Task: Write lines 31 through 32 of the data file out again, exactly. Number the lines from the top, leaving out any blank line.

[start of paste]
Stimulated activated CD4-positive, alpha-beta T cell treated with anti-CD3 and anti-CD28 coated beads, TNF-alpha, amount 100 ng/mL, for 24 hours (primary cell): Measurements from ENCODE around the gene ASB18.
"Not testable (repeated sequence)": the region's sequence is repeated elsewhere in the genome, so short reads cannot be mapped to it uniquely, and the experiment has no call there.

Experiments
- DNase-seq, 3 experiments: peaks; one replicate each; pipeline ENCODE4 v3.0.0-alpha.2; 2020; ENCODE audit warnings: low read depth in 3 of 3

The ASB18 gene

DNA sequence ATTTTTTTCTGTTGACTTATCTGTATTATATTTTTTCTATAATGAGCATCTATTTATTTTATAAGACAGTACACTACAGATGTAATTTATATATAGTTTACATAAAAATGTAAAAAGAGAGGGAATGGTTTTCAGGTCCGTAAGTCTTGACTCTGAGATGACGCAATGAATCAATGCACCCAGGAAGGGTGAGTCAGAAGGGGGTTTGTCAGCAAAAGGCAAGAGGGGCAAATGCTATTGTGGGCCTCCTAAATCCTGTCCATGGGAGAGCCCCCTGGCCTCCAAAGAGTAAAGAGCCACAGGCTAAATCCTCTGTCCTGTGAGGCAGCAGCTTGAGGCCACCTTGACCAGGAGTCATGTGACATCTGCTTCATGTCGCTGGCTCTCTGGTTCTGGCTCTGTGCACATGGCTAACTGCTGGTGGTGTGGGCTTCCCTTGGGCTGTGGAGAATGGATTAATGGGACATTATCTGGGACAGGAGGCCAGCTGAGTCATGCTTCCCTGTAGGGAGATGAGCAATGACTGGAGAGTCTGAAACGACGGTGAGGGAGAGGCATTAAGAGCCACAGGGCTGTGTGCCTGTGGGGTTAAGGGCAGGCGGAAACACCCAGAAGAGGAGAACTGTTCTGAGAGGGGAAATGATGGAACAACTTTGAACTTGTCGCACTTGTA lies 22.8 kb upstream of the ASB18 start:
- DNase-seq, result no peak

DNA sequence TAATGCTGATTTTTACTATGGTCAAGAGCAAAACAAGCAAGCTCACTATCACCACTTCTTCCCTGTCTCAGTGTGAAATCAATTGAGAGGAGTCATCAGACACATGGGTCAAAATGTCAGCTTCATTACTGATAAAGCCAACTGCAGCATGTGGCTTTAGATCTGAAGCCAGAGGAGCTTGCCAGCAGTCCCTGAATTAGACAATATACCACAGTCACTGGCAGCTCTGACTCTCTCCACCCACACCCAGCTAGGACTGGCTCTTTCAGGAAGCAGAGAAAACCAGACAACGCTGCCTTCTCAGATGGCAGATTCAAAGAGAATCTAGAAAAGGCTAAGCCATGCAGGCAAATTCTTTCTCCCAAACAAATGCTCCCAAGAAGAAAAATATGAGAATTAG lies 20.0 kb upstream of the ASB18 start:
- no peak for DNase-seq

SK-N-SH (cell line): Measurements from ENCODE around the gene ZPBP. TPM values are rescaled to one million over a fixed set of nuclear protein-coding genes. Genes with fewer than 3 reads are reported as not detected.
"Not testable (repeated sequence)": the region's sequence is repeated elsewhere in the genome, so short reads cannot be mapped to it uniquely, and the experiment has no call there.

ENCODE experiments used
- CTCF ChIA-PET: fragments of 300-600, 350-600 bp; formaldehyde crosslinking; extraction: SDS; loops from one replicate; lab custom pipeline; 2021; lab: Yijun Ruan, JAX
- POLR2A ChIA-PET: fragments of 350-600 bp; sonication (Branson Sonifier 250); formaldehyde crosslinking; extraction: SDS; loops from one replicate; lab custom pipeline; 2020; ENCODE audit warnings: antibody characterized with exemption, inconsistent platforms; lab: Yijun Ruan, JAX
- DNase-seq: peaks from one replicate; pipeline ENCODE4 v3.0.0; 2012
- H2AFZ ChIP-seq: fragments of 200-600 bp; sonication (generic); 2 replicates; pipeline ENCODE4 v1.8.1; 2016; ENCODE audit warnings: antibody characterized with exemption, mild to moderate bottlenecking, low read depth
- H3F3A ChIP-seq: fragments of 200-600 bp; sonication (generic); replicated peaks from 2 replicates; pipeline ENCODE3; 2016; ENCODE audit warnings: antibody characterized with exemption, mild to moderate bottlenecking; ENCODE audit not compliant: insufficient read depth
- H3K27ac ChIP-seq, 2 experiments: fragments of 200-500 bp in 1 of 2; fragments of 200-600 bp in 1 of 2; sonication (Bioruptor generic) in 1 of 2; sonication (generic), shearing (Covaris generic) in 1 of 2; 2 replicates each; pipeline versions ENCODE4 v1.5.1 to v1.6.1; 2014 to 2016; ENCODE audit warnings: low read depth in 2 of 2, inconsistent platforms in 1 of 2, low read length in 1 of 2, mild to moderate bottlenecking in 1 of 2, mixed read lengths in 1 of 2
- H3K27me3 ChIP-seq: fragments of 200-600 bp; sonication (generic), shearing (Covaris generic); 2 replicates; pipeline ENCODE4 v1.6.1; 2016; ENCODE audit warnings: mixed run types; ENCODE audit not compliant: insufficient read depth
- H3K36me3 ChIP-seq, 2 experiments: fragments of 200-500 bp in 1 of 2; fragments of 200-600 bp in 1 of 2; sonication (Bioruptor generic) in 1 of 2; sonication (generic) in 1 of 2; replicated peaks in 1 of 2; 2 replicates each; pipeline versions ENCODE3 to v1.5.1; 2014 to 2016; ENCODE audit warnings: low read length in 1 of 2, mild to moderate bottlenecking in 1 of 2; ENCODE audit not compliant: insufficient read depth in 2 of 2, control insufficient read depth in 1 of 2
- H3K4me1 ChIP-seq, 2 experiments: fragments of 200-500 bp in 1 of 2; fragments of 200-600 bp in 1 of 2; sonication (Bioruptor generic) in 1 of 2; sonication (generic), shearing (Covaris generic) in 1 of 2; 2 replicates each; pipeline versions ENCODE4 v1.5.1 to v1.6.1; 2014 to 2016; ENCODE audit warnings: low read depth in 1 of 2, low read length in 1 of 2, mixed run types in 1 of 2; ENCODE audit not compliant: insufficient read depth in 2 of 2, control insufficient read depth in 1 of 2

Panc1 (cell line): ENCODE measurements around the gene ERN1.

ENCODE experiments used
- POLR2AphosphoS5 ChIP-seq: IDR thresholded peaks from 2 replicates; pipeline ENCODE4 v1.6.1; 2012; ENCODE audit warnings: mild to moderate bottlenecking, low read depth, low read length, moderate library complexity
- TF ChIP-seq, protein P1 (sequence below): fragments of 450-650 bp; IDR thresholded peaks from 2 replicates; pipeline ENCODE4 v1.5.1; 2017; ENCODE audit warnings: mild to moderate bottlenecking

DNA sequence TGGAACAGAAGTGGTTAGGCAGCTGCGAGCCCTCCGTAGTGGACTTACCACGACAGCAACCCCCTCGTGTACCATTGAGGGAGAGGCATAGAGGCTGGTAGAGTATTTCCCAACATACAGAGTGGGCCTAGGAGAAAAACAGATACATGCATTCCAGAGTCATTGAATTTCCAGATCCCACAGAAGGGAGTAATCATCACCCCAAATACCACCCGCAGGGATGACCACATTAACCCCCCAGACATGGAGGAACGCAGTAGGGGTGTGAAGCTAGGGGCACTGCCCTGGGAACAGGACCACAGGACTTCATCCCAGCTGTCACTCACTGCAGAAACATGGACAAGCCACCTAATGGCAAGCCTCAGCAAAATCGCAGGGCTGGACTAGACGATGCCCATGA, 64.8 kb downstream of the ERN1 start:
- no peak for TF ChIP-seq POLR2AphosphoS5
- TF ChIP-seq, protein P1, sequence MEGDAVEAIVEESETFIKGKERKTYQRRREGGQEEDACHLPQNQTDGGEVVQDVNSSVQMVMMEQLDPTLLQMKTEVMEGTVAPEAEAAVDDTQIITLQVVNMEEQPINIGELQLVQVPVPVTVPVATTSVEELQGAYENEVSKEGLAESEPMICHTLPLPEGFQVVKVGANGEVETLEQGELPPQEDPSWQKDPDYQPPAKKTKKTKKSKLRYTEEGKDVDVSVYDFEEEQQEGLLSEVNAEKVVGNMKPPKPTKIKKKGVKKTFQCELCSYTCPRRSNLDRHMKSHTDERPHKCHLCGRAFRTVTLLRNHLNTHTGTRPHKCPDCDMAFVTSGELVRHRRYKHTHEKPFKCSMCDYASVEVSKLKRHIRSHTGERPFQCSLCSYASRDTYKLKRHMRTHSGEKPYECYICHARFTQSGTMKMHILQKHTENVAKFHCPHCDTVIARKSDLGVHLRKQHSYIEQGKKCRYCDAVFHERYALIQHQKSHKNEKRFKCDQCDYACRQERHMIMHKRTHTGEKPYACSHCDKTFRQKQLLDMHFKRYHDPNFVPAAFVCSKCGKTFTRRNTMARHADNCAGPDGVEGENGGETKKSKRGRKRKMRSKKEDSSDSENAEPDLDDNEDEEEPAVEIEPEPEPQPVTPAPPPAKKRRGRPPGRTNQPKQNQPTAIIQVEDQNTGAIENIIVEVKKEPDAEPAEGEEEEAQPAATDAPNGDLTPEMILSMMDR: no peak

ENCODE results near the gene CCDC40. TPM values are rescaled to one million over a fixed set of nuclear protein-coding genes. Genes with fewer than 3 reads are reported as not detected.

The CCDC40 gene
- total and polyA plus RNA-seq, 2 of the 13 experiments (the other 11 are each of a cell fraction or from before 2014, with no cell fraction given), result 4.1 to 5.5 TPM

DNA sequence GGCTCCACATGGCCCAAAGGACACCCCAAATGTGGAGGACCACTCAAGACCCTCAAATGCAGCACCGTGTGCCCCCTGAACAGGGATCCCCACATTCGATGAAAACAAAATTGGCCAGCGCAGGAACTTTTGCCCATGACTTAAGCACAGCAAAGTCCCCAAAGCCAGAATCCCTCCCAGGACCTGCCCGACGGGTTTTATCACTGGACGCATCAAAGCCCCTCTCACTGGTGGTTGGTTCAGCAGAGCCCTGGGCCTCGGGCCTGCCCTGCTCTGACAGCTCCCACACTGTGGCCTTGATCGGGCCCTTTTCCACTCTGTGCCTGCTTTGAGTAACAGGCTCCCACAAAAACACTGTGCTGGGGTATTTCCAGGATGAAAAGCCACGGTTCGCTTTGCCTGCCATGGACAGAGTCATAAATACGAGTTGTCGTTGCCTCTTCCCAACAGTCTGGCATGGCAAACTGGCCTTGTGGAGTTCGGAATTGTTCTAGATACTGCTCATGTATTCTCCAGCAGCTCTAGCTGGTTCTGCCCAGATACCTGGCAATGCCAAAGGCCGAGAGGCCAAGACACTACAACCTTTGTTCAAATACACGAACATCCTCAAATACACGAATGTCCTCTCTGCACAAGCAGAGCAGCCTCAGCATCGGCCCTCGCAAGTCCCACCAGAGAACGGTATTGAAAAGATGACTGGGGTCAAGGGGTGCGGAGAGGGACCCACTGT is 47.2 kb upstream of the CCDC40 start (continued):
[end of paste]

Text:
- total and polyA plus RNA-seq, 2 of the 13 experiments (the other 11 are each of a cell fraction or from before 2014, with no cell fraction given), result 4.1 to 5.5 TPM

DNA sequence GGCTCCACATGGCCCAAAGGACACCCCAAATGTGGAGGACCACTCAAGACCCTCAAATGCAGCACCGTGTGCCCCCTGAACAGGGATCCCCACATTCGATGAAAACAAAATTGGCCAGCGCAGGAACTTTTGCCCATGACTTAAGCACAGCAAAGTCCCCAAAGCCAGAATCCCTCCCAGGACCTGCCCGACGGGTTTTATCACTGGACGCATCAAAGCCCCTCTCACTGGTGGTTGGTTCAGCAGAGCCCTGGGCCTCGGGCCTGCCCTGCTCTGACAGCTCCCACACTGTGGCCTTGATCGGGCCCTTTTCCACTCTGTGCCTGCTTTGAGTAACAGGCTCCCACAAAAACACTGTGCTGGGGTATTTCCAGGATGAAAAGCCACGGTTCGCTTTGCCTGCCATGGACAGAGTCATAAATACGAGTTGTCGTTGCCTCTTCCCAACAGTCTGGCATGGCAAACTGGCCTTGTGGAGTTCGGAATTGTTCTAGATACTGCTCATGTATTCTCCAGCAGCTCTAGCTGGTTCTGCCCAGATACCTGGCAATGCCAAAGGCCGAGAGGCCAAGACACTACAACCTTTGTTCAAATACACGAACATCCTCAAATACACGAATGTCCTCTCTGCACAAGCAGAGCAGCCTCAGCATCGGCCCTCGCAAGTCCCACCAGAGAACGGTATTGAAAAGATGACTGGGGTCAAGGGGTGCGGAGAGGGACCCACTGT is 47.2 kb upstream of the CCDC40 start (continued):